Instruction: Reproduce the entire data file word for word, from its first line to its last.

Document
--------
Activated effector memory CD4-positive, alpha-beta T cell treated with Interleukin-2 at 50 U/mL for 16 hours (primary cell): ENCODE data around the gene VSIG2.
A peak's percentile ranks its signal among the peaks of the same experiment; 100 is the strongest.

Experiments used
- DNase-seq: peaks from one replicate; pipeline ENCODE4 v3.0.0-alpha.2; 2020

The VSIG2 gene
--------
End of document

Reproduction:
Activated effector memory CD4-positive, alpha-beta T cell treated with Interleukin-2 at 50 U/mL for 16 hours (primary cell): ENCODE data around the gene VSIG2.
A peak's percentile ranks its signal among the peaks of the same experiment; 100 is the strongest.

Experiments used
- DNase-seq: peaks from one replicate; pipeline ENCODE4 v3.0.0-alpha.2; 2020

The VSIG2 gene